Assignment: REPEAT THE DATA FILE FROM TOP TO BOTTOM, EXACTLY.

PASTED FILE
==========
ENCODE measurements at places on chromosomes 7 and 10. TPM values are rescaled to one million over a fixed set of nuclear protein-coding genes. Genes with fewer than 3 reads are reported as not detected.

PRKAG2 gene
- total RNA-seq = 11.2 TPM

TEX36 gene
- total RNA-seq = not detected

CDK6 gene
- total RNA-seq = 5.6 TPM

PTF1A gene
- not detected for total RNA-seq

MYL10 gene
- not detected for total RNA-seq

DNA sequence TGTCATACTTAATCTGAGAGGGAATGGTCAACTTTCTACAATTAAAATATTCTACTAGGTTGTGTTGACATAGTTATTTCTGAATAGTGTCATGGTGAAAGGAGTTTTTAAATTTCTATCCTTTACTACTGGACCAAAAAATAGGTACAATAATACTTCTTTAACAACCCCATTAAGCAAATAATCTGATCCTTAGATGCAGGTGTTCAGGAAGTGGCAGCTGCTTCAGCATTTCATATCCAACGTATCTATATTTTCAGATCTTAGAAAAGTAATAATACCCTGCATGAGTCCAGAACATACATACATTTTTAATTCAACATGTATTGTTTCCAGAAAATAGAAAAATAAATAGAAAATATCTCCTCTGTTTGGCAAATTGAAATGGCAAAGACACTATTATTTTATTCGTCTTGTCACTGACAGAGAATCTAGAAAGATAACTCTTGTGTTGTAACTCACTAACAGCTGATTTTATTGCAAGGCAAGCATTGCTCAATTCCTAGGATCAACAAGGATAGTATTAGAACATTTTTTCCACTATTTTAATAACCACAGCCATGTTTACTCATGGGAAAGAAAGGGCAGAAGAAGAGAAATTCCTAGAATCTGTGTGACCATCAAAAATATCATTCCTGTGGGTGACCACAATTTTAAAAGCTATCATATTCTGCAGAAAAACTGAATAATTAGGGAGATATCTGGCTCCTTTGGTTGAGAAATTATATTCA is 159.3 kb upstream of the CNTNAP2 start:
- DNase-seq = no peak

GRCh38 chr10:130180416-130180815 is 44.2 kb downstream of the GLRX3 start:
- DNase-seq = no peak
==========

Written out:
ENCODE measurements at places on chromosomes 7 and 10. TPM values are rescaled to one million over a fixed set of nuclear protein-coding genes. Genes with fewer than 3 reads are reported as not detected.

PRKAG2 gene
- total RNA-seq = 11.2 TPM

TEX36 gene
- total RNA-seq = not detected

CDK6 gene
- total RNA-seq = 5.6 TPM

PTF1A gene
- not detected for total RNA-seq

MYL10 gene
- not detected for total RNA-seq

DNA sequence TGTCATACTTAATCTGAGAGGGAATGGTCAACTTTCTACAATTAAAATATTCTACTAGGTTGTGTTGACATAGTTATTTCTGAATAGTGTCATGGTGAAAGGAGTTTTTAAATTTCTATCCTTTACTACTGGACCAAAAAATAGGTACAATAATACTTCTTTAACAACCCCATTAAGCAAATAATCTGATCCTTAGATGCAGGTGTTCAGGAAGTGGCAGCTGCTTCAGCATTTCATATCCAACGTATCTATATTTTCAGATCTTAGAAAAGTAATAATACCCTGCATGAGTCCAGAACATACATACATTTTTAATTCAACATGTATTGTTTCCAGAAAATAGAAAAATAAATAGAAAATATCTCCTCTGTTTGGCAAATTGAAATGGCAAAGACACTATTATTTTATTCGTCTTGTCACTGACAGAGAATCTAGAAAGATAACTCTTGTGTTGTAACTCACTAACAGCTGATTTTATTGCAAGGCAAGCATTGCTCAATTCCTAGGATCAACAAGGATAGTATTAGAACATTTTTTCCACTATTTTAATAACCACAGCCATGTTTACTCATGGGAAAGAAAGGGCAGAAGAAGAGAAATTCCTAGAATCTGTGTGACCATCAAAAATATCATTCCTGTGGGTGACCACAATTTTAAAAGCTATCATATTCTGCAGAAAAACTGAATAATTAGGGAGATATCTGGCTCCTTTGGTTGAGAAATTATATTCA is 159.3 kb upstream of the CNTNAP2 start:
- DNase-seq = no peak

GRCh38 chr10:130180416-130180815 is 44.2 kb downstream of the GLRX3 start:
- DNase-seq = no peak